In addition, partial reconfiguration allows designers to adjust the logic within the device when the workload changes. For example, if the FPGA is performing a compression algorithm on the input data, and compression is no longer needed, the host CPU can tell the FPGA to reconfigure and load the optimized new design to handle the next workload. While the device is still running, partial reconfiguration can be done independently at the logical array cluster (cluster) level. A clever use case is to develop a self-aware FPGA that uses a soft CPU to monitor device operations to initiate partial reconfiguration in real time, shut down logic to save power, or add more accelerator modules to the FPGA architecture. To temporarily process a large amount of input data. These features provide designers with unprecedented configuration flexibility.

Easily support hardware virtualization

Speedster7t NoC uses NAP and its AXI interface to provide designers with the unique ability to create virtualized secure hardware in a single FPGA. To directly connect a programmable logic design to the NoC, only a NAP and its AXI4 interface need to be instantiated in the logic design. Each NAP also has an associated address translation table (ATT), which converts the logical address on the NAP to the physical address on the NoC. NAP’s ATT allows programmable logic modules to use local addresses while mapping NoC-oriented transactions to addresses allocated by NoC global memory mapping. This remapping function can be used in a variety of ways. For example, it can be used to allow all identical copies of acceleration engines to use zero-based virtual addressing while simultaneously sending data traffic from each acceleration engine to different physical storage locations.

Each ATT entry also contains an access protection bit to prevent the node from accessing the forbidden address range. This function provides an important inter-process safety mechanism to prevent multiple applications or tasks running on a Speedster7t FPGA from interfering with the memory modules assigned to other applications or tasks. This safety mechanism also helps prevent system crashes due to accidental, accidental or even deliberate storage address conflicts. In addition, designers can use this scheme to prevent logic functions from accessing the entire storage device.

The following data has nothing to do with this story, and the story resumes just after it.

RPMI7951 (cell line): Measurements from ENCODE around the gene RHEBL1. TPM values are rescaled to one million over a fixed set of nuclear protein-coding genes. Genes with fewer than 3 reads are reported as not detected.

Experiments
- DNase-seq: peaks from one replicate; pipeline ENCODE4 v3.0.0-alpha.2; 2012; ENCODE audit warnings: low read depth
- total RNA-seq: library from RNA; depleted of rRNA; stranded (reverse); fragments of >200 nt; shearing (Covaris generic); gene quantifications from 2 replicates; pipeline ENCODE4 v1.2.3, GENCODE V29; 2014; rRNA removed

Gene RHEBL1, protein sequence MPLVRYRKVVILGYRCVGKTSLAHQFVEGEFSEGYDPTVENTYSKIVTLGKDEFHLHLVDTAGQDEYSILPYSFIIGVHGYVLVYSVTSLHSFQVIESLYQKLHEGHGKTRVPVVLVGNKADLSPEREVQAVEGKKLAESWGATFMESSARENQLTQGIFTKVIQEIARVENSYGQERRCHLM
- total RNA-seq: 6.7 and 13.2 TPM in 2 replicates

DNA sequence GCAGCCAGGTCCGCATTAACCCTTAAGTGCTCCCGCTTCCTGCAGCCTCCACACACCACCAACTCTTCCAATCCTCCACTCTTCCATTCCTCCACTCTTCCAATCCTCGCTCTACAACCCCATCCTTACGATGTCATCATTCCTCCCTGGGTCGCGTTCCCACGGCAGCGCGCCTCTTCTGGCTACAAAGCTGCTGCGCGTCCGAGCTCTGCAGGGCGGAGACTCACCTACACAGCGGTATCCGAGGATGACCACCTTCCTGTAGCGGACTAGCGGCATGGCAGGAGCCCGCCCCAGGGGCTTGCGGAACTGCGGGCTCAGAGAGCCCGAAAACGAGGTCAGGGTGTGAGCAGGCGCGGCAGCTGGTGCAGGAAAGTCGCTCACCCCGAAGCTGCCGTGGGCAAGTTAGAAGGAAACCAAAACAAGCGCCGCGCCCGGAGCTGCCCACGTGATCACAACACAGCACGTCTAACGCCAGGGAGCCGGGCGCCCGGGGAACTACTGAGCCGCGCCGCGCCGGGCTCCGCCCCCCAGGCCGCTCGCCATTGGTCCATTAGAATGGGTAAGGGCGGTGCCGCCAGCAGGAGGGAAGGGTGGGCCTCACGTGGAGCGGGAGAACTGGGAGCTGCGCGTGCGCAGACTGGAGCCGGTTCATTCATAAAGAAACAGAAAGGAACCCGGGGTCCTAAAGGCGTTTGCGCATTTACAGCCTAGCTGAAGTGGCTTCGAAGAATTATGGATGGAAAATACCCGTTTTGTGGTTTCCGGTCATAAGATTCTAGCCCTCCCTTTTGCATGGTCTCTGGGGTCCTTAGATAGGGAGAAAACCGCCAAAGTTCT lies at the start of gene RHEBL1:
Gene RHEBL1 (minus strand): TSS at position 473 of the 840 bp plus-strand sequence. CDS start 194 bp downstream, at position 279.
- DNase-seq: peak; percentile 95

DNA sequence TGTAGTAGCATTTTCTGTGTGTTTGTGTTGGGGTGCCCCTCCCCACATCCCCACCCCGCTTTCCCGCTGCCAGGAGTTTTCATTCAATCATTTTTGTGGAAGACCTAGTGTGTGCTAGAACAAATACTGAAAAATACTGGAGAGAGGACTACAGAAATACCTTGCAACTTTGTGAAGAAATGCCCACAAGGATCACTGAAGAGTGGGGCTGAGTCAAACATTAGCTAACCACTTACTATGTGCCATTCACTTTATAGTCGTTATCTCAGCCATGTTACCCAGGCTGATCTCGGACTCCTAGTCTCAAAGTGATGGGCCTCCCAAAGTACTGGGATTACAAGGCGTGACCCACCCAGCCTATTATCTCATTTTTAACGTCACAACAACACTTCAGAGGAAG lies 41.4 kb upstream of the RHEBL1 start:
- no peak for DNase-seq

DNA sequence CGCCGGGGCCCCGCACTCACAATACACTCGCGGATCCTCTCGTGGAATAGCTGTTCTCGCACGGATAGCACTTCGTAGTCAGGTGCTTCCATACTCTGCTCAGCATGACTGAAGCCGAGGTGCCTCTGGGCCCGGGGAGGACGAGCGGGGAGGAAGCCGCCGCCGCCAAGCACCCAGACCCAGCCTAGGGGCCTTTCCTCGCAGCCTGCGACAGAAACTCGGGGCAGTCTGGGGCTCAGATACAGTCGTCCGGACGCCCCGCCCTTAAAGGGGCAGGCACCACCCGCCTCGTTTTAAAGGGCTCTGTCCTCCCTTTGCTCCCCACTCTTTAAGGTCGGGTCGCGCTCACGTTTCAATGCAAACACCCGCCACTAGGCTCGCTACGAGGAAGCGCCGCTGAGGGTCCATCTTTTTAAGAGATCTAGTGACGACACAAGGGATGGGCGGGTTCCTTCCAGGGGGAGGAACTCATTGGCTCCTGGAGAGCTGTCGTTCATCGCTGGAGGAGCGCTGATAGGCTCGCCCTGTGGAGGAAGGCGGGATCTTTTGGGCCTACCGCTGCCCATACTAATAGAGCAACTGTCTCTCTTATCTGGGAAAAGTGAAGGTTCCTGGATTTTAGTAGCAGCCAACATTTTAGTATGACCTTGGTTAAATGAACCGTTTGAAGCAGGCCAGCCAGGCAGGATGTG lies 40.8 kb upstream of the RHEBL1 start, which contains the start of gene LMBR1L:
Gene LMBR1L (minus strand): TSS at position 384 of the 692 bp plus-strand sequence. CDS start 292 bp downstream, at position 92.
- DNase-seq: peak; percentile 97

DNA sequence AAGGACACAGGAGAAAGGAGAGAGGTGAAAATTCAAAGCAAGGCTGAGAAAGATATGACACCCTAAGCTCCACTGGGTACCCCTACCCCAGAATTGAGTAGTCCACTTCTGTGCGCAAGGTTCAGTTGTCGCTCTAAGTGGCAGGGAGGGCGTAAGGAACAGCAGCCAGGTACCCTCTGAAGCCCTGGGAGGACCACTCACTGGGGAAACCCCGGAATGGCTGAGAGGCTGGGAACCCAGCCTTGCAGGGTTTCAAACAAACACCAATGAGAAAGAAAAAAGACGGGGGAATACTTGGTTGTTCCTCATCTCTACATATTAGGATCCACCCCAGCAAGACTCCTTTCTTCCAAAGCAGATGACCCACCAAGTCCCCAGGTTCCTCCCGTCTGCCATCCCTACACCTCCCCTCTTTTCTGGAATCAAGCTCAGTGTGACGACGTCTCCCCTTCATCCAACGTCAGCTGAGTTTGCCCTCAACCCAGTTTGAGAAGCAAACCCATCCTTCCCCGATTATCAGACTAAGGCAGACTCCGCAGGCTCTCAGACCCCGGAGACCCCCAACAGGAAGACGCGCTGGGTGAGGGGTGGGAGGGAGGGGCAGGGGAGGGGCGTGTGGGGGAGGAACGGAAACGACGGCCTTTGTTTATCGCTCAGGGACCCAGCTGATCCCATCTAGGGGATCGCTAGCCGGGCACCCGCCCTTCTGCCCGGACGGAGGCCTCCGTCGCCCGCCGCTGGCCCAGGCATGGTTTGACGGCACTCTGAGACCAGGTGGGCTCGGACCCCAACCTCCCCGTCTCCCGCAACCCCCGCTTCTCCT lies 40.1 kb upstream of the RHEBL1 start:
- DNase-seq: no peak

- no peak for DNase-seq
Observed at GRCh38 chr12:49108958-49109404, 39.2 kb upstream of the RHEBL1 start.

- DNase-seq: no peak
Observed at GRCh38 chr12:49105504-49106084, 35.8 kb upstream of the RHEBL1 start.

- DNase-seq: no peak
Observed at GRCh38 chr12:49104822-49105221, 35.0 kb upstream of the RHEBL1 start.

Eight benefits of using FPGAs with on-chip high-speed networking

Figure 4: Using Speedster7t NoC to implement hardware virtualization

Memory Space: storage space

Simplify team collaborative design

Team-based collaborative FPGA design is not a new concept, but the underlying architecture and wiring depend on other parts of the FPGA, making it very challenging to implement this simple concept. Once a team has completed a part of the design, another team that designs other parts will usually encounter challenges when trying to access the resources on the other end of the device, because the wiring needs to be done in the completed part of the design. Similarly, changes to the area or size of some FPGAs that have been designed and routed may have a knock-on effect on all other FPGA design modules.